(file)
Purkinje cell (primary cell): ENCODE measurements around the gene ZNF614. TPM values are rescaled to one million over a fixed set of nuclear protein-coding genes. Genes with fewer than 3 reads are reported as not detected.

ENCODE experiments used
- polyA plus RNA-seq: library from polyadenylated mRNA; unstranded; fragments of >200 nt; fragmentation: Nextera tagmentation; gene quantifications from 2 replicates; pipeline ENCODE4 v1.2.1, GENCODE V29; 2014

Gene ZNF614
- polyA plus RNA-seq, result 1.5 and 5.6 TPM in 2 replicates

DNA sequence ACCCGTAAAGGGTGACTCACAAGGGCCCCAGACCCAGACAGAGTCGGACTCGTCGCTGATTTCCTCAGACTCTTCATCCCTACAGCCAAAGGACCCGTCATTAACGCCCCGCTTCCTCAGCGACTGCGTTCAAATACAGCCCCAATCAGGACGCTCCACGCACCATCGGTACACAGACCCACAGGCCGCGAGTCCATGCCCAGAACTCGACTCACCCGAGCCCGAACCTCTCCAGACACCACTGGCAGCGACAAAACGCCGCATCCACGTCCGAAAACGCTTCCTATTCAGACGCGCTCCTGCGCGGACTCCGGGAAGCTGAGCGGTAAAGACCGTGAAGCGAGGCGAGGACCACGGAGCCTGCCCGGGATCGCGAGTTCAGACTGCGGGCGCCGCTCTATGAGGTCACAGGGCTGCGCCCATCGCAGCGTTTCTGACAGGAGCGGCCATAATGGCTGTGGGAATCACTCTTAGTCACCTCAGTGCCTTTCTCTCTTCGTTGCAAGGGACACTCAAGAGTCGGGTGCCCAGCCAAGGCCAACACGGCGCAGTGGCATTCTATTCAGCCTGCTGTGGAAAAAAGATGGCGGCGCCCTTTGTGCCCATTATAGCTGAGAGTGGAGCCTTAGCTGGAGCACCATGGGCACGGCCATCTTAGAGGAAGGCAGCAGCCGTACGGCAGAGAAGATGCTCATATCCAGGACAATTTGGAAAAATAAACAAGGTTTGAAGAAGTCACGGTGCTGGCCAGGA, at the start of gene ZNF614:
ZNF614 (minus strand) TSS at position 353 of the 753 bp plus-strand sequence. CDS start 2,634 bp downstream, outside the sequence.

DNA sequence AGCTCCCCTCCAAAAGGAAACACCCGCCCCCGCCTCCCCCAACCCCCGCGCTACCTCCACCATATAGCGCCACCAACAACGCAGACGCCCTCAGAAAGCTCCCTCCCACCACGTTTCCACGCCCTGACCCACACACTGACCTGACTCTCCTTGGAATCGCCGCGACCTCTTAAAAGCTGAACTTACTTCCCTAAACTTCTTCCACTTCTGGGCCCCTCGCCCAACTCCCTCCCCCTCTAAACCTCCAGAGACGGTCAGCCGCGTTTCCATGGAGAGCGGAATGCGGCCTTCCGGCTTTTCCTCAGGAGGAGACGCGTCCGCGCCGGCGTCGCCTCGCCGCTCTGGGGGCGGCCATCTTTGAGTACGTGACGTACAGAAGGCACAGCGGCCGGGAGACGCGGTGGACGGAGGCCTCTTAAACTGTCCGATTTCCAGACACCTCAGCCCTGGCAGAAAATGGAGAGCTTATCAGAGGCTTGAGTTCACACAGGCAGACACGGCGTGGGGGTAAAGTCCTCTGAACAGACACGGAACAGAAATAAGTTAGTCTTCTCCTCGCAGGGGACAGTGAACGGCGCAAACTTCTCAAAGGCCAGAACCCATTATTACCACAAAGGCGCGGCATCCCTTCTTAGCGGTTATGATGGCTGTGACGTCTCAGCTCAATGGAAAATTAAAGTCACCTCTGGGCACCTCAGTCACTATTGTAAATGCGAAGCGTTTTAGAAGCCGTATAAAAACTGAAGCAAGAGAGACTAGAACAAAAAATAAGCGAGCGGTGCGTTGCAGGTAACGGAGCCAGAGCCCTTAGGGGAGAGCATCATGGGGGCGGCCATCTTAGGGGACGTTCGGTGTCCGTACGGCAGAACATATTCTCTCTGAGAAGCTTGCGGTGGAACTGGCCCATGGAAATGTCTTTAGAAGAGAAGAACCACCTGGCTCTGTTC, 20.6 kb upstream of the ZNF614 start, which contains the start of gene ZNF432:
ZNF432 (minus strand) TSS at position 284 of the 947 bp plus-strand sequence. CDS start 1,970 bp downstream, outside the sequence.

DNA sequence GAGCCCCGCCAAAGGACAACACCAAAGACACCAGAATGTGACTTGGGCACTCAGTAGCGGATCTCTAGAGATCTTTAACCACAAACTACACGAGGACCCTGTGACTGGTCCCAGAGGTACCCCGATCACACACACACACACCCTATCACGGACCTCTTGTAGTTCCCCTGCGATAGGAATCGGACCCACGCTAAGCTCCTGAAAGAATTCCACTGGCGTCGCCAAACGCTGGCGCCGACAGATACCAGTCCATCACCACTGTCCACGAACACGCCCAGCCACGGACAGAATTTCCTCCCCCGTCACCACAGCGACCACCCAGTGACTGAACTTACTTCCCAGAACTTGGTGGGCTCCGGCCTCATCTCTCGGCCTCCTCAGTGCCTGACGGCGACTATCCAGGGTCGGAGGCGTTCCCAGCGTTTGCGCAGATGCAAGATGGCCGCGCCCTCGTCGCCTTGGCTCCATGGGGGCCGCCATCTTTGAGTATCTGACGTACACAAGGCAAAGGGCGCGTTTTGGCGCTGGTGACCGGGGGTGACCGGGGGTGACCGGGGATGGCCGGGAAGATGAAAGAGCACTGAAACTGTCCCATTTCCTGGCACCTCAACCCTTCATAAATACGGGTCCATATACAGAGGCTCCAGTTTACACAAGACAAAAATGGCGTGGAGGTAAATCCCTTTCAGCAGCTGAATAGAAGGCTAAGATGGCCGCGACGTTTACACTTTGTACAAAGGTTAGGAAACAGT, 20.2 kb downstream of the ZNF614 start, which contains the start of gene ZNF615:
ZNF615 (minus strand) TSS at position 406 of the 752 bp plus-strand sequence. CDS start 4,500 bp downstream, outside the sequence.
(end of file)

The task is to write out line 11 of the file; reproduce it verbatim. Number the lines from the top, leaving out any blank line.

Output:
ZNF615 (minus strand) TSS at position 406 of the 752 bp plus-strand sequence. CDS start 4,500 bp downstream, outside the sequence.